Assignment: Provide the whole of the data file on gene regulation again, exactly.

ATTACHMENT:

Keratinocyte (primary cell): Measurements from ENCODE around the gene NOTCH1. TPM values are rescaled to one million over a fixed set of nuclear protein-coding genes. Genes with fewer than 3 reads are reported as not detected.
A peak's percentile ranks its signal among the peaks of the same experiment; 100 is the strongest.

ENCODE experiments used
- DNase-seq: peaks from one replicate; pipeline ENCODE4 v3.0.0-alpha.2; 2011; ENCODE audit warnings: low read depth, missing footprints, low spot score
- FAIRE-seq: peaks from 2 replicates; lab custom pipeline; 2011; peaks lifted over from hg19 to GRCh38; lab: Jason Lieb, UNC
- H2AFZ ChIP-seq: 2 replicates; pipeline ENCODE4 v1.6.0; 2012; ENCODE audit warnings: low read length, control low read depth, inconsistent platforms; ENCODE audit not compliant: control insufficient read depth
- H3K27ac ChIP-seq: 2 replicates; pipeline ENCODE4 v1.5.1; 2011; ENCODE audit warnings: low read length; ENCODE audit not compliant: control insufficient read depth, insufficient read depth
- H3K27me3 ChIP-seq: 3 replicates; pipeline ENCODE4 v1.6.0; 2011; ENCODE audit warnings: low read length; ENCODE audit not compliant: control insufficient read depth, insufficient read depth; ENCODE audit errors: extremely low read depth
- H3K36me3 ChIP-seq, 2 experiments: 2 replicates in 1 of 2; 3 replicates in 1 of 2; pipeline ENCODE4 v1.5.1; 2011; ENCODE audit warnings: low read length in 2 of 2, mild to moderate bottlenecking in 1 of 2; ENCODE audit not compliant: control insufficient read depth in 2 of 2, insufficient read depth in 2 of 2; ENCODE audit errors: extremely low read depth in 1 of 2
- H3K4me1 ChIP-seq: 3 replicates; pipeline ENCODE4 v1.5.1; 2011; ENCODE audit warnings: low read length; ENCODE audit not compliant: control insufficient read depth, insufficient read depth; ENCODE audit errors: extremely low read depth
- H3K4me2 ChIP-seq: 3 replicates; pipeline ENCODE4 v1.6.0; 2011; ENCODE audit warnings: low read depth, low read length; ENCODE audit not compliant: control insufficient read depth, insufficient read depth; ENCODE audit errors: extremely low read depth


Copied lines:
Keratinocyte (primary cell): Measurements from ENCODE around the gene NOTCH1. TPM values are rescaled to one million over a fixed set of nuclear protein-coding genes. Genes with fewer than 3 reads are reported as not detected.
A peak's percentile ranks its signal among the peaks of the same experiment; 100 is the strongest.

ENCODE experiments used
- DNase-seq: peaks from one replicate; pipeline ENCODE4 v3.0.0-alpha.2; 2011; ENCODE audit warnings: low read depth, missing footprints, low spot score
- FAIRE-seq: peaks from 2 replicates; lab custom pipeline; 2011; peaks lifted over from hg19 to GRCh38; lab: Jason Lieb, UNC
- H2AFZ ChIP-seq: 2 replicates; pipeline ENCODE4 v1.6.0; 2012; ENCODE audit warnings: low read length, control low read depth, inconsistent platforms; ENCODE audit not compliant: control insufficient read depth
- H3K27ac ChIP-seq: 2 replicates; pipeline ENCODE4 v1.5.1; 2011; ENCODE audit warnings: low read length; ENCODE audit not compliant: control insufficient read depth, insufficient read depth
- H3K27me3 ChIP-seq: 3 replicates; pipeline ENCODE4 v1.6.0; 2011; ENCODE audit warnings: low read length; ENCODE audit not compliant: control insufficient read depth, insufficient read depth; ENCODE audit errors: extremely low read depth
- H3K36me3 ChIP-seq, 2 experiments: 2 replicates in 1 of 2; 3 replicates in 1 of 2; pipeline ENCODE4 v1.5.1; 2011; ENCODE audit warnings: low read length in 2 of 2, mild to moderate bottlenecking in 1 of 2; ENCODE audit not compliant: control insufficient read depth in 2 of 2, insufficient read depth in 2 of 2; ENCODE audit errors: extremely low read depth in 1 of 2
- H3K4me1 ChIP-seq: 3 replicates; pipeline ENCODE4 v1.5.1; 2011; ENCODE audit warnings: low read length; ENCODE audit not compliant: control insufficient read depth, insufficient read depth; ENCODE audit errors: extremely low read depth
- H3K4me2 ChIP-seq: 3 replicates; pipeline ENCODE4 v1.6.0; 2011; ENCODE audit warnings: low read depth, low read length; ENCODE audit not compliant: control insufficient read depth, insufficient read depth; ENCODE audit errors: extremely low read depth